Wednesday, 4 May 2011

Ground 170: Derwent Park, Annfield Plain


This is Annfield Plain. Twelve miles south-west of Newcastle-upon-Tyne, overlooked by the Pontop Pike TV mast and hometown of ex-cruiserweight champion of the world ‘Gentleman’ Glenn McCrory; “most of Annfield Plain is made up of housing, a few run down shops and several pubs,” its Wikipedia entry promisingly states.

The town’s had a football team of its own since 1890, when Annfield Celtic first came into being. Northern Football Alliance champions in 1920 and 1923 and runners-up, as Celtic, in 1904, Annfield Plain AFC later had a mostly unremarkable 40-year spell in the now-defunct North Eastern League before switching to the Wearside in 1964.

Three times – in 1926, 1928 and 1964 – Plain reached the First Round proper of the FA Cup. York legend Norman Wilkinson – “one of the most loyal and outstanding players ever to appear for City,” in the words of the club’s official history, and a man who knew about FA Cup success himself, having played up front in the York side which famously took Newcastle United to a semi-final replay – finished his playing days with the club in the Wearside League. Wilkinson worked as a cobbler while turning out for York, commuting from north-west Durham – where he lived at home and looked after his elderly father – by public transport for matches. After retiring as a player, he worked the Annfield Plain turnstile, helping to sell raffle tickets, take down the nets and retrieve stray balls.

Norman Wilkinson wasn’t the only famous striker to run out at Derwent Park. Ralph Allen, who scored 47 goals in just 52 games as a Charlton Athletic player in 1934-35, ended his career here too. Andy Graver, Lincoln City’s record goalscorer, left Plain to sign for Newcastle United in 1949. Reg Keating also ended up at St James’ Park, later scoring 35 goals in two and a half seasons with Cardiff City. In August 1993, Kevin Keegan and a Newcastle United side made the opposite journey in a pre-season friendly arranged to mark Plain’s centenary and raise funds for the West Stanley Colliery Disaster Memorial Fund (on 16 February 1909 an explosion in a pit shaft killed 168 men and boys. Frank Keegan grandfather of the future England captain, was one of the 30 or so who got out alive). Cypriot international Costas Costa, once of FC Utrecht and Olympiakos Nicosia, scored his only goal in a black and white shirt with a shot from inside his own half. Back then, it still wasn’t enough to earn him a contract.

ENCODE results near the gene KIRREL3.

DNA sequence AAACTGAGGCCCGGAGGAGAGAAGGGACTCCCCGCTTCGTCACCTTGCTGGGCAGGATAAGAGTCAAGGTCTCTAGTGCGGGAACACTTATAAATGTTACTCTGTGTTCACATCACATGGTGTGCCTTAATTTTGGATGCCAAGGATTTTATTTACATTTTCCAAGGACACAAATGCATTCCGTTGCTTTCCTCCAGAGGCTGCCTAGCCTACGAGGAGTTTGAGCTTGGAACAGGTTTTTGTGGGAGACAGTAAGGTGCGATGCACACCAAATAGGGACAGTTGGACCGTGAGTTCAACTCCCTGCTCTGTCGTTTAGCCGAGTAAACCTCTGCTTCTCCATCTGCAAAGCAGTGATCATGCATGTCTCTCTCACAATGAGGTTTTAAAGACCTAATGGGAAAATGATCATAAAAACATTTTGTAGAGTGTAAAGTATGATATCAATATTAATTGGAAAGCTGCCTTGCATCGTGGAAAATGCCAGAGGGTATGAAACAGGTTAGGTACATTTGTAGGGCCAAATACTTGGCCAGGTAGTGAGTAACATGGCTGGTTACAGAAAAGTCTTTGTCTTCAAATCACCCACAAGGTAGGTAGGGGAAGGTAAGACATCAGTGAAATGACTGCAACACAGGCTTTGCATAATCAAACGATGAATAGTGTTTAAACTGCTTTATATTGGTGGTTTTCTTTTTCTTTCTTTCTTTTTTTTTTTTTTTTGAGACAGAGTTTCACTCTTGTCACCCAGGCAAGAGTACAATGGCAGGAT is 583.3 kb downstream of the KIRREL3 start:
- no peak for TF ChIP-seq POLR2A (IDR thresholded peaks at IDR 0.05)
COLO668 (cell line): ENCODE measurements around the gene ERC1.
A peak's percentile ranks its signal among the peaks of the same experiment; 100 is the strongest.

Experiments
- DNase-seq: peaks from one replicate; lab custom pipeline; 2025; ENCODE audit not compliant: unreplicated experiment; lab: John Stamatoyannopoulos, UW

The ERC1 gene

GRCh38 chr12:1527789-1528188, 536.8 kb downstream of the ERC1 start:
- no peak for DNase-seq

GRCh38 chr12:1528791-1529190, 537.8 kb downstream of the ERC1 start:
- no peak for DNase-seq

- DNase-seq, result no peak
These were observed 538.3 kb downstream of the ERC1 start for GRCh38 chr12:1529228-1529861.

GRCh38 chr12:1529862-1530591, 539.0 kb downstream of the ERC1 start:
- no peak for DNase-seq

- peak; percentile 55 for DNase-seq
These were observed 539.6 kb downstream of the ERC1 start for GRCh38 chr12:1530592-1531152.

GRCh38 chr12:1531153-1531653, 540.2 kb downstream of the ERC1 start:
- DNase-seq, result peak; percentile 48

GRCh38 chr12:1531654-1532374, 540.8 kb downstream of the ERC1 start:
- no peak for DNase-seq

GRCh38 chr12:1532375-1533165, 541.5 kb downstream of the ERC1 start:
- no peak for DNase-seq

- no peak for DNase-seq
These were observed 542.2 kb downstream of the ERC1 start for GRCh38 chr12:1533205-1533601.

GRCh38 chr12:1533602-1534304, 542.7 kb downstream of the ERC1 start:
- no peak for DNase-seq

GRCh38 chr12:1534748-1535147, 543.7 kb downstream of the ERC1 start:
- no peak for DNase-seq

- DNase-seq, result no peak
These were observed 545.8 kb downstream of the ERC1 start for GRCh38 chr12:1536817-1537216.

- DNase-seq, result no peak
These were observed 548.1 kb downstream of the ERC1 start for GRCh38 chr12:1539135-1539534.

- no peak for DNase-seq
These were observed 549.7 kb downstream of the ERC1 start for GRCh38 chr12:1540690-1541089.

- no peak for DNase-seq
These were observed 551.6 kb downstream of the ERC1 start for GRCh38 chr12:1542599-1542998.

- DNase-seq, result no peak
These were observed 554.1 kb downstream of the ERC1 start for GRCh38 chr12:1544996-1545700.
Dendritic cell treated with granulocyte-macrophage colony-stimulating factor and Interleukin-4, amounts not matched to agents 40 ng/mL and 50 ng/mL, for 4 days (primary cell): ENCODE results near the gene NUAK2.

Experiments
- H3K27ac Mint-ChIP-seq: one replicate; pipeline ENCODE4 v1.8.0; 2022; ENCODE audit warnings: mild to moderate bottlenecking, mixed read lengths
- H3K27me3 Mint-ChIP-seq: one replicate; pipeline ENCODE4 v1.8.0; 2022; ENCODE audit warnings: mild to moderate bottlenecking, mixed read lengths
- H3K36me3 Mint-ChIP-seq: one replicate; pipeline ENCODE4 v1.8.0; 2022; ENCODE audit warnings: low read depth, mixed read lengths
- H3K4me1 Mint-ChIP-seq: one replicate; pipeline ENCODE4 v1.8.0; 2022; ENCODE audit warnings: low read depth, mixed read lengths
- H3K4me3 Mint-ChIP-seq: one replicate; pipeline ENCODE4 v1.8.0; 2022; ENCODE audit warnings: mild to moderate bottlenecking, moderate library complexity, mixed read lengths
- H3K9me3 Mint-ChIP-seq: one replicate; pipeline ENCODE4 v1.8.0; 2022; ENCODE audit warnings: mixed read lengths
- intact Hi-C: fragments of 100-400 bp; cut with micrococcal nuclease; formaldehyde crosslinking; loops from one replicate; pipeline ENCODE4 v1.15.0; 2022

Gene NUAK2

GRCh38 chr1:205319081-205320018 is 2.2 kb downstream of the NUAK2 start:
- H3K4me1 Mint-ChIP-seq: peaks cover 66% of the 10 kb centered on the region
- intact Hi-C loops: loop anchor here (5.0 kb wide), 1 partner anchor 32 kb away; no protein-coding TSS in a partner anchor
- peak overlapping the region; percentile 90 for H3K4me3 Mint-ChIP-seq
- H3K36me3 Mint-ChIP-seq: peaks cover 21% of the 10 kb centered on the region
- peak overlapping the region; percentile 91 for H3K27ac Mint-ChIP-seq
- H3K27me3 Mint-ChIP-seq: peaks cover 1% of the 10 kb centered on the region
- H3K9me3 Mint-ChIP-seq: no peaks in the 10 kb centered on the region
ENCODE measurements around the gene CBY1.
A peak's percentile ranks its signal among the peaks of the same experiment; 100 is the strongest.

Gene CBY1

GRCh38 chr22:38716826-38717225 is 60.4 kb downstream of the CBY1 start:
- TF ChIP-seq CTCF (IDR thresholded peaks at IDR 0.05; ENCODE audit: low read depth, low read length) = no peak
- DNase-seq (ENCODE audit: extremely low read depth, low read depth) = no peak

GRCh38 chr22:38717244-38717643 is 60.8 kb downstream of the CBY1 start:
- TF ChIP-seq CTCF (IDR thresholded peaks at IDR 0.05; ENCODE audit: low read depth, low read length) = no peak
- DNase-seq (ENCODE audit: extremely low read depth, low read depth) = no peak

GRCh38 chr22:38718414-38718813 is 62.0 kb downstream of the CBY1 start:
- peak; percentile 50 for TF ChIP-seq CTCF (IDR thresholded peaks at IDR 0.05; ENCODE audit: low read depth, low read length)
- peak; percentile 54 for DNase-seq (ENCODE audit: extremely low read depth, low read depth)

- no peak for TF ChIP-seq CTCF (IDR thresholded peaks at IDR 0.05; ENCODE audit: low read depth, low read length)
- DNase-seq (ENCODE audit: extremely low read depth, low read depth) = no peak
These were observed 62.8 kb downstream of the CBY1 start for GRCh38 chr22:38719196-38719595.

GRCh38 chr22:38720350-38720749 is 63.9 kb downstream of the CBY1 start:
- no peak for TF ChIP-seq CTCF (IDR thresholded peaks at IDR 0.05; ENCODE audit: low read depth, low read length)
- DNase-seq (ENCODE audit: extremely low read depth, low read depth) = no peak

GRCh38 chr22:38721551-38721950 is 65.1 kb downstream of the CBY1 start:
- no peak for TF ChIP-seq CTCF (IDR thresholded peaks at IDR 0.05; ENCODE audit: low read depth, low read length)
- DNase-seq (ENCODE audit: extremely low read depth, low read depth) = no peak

Plain, Wearside League champions once previously in 1985, had a managerial messiah of their own in the late 1990s, Kenny Lindoe – now at Consett – leading the club to a second title in 1998. Lindoe left for Brandon United - Derwent Park not meeting the Northern League ground criteria – taking the Durham club from third-bottom to Division Two champions in two seasons and, even more improbably, holding off Bedlington Terriers – title winners five years in a row – to finish top of Division One three years later.
Without Lindoe, Brandon slipped back into Division Two and Annfield Plain have never finished higher than last season’s sixth place, one behind today’s opponents Cleator Moor Celtic, who’ve travelled from the Cumbrian birthplace of Kangol hats and one-time England keeper Scott Carson. Plain take the lead after 25 minutes when the current Celtic custodian (Carson came through the youth ranks at Cleator before moving on to Workington and Leeds) taps a free kick back out onto Paul Henderson’s head, the on-loan Consett forward heading in at the post. “Come on boys, it’s only one goal,” a Celtic player shouts, but neither he nor any of his teammates can threaten the Annfield Plain goal. The pitch, lovingly cared for, is bordered by grassy banks on three sides and a rusty corrugated fence, propped up with metal posts and bent inwards at the top. A crumbling stand provides rudimentary cover, with several steps of terracing and some plastic chairs along the back row. At half-time the players disappear down a whitewashed tunnel, vandalised by ‘John, Tom and Deano 2009’.

“Same again, lads,” the Annfield Plain keeper says at the start of the second half. With the wind at their backs the home side have a shot hacked off the line and hit the crossbar twice before Jonathan Kemp heads in direct from a corner to finally kill the game. “What a bastard surprise,” says the Cleator number 10.
Admission: £2
Date: May 2nd 2011

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